*This of course is key to her escape from his vengeful mother after she kills him, because when asked for the name of his attacker he can only repeat 'myself, myself'.

Further Reading:
Katherine Briggs, A Dictionary of Fairies 
W. B. Yeats, Celtic Twilight
W. Y. Evans-Wentz, The Fairy Faith in Celtic Countries
Peter Narvaez (ed) The Good People: New Fairylore Essays
Eddie Lenihan & Carolyn Green, Meeting the Other Crowd

Thursday, July 20, 2017

Fairy Food: "Bite No Bit, And Drink No Drop"

"And what you've not to do is this: bite no bit, and drink no drop, however hungry or thirsty you be; drink a drop, or bite a bit while in Elfland you be and never will you see Middle Earth again."
- the Ballad of Childe Rowland

I've previously discussed the food of Fairy in the context of what fairies themselves eat but today I thought it would be interesting to look at humans in relation to fairy food. Fairies are well known for taking human food, both the substance and the essence of it, but a quick glance at Celtic folklore shows a clear prohibition against humans eating the food of Fairy. As the above quote from Childe Rowland illustrates, to eat fairy food is to be trapped in Fairy; we see the same sentiment related by Lady Wilde in a story of a girl brought to a fairy banquet who was warned by another captive: "Eat no food, and drink no wine, or you will never see your home again". And yet in other cases to refuse Fairy food carries a heavy consequences. So how then is a person to know when it is safe to eat and when it is dangerous?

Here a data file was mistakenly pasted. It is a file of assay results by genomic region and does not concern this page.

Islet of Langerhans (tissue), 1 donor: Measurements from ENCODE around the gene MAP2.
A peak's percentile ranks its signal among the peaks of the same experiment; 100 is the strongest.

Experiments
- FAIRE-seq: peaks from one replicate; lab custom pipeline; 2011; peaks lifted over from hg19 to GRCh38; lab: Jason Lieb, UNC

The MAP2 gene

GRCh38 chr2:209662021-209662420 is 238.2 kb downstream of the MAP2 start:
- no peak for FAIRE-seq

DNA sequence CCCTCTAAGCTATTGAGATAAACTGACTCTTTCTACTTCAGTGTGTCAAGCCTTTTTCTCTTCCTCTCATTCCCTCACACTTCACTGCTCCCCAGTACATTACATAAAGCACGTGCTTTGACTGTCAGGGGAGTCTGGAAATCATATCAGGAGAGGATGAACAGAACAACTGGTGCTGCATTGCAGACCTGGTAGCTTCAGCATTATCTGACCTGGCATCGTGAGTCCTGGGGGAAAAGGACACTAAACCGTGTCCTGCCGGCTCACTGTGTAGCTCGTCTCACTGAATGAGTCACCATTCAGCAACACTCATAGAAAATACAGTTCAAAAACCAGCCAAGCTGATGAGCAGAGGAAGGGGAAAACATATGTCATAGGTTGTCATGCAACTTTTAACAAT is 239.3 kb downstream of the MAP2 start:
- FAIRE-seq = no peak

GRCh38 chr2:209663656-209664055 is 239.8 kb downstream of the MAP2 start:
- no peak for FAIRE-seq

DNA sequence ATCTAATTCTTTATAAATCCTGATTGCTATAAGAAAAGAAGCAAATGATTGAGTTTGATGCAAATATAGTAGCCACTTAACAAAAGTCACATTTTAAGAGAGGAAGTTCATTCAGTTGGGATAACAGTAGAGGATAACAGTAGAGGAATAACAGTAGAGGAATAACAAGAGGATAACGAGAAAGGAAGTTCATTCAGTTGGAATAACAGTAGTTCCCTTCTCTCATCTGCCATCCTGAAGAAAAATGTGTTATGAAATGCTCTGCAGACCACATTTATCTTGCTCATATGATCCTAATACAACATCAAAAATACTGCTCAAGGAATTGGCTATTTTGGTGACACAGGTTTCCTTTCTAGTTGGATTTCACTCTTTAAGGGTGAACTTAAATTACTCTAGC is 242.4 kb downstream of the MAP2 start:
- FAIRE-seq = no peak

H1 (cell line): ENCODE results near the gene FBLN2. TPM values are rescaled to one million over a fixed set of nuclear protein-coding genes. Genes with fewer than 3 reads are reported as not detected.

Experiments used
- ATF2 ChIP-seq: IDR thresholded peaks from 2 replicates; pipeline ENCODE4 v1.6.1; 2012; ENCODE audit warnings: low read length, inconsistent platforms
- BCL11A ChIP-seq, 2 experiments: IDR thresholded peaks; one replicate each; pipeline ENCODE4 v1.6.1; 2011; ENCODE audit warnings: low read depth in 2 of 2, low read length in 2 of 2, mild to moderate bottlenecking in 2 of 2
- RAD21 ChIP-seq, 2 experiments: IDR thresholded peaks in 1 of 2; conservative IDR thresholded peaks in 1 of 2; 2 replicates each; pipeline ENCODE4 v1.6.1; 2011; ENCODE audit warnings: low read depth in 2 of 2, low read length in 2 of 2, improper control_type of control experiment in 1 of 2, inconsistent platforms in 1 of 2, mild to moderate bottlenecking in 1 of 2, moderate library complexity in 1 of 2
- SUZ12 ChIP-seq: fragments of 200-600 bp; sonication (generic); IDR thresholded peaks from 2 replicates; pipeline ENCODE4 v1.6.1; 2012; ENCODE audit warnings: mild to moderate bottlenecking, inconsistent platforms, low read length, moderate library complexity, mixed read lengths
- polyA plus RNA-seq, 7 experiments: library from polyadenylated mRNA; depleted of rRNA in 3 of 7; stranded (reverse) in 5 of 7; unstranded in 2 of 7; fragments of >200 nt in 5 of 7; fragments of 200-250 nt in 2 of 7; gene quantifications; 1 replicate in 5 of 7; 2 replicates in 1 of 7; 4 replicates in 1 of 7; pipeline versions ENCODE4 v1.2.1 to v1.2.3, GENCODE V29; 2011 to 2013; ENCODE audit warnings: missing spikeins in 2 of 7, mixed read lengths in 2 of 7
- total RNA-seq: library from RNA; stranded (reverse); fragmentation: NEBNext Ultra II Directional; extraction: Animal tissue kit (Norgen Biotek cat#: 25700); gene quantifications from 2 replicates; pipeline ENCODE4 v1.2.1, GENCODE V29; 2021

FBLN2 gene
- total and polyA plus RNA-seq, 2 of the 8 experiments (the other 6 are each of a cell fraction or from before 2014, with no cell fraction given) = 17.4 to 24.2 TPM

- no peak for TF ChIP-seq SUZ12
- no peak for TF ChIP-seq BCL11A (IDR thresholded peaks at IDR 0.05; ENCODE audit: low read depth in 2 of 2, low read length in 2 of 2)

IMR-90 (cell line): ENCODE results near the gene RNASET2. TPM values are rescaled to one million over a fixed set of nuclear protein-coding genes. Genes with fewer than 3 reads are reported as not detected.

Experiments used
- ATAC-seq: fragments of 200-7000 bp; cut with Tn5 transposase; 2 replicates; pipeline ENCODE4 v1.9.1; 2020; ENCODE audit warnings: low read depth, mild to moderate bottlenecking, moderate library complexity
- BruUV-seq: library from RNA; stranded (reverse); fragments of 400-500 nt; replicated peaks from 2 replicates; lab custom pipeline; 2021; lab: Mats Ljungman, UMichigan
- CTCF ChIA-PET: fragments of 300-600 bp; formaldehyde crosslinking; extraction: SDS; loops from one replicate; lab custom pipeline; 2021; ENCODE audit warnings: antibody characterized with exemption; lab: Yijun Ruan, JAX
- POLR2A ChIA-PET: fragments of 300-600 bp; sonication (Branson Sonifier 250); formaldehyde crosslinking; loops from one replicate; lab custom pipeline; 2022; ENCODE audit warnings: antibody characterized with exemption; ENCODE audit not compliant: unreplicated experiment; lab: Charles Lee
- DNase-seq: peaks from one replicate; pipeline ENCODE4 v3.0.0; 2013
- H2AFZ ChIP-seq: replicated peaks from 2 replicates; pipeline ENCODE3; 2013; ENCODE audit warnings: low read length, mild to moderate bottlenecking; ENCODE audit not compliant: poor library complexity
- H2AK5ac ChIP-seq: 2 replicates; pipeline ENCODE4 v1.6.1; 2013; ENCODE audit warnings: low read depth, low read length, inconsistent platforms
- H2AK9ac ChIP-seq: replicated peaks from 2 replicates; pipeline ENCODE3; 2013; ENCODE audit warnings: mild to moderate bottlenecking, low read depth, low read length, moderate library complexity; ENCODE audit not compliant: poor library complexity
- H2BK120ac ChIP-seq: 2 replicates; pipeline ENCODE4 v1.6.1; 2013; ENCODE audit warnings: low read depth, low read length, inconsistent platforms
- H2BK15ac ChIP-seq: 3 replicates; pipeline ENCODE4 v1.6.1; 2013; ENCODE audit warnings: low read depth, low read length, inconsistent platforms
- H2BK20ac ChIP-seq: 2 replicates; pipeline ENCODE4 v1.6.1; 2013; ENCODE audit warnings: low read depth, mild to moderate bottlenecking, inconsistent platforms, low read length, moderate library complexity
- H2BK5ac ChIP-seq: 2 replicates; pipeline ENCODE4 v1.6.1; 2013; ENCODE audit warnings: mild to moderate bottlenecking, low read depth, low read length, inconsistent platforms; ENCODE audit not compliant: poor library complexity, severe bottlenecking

Not fairy food
In the Echtra Condla we see the Fairy woman who comes to woo Connla away from mortal earth giving him an apple; it becomes his only food and no matter how much he eats the apple remains whole (Daimler, 2017). After a month of this the Fairy woman returns and takes Connla back with her into Fairy. In some versions of the popular Fairy Midwife story the midwife is offered food after she refuses to stay with the fairies, but a new mother by the fire, who is herself a human captive, advises the midwife not to eat or drink anything or she won't be able to leave (Ballard, 1991). Similarly Yeats relates a tale of a stolen bride whose groom tracks her down with the group of fairies who have taken her; she directs him away from offers of food and drink to play cards instead so that he will not also be taken (Yeats, 1902). The idea seems to be that to consume food in Fairy binds a person to Fairy either by changing their nature and making them part of Fairy or by binding some essential part of the person to Fairy. One person from Sligo in 1909 described it thus: "Once they take you and you taste food in their palace you cannot come back. You are changed to one of them, and live with them forever." (Evans-Wentz, 1911).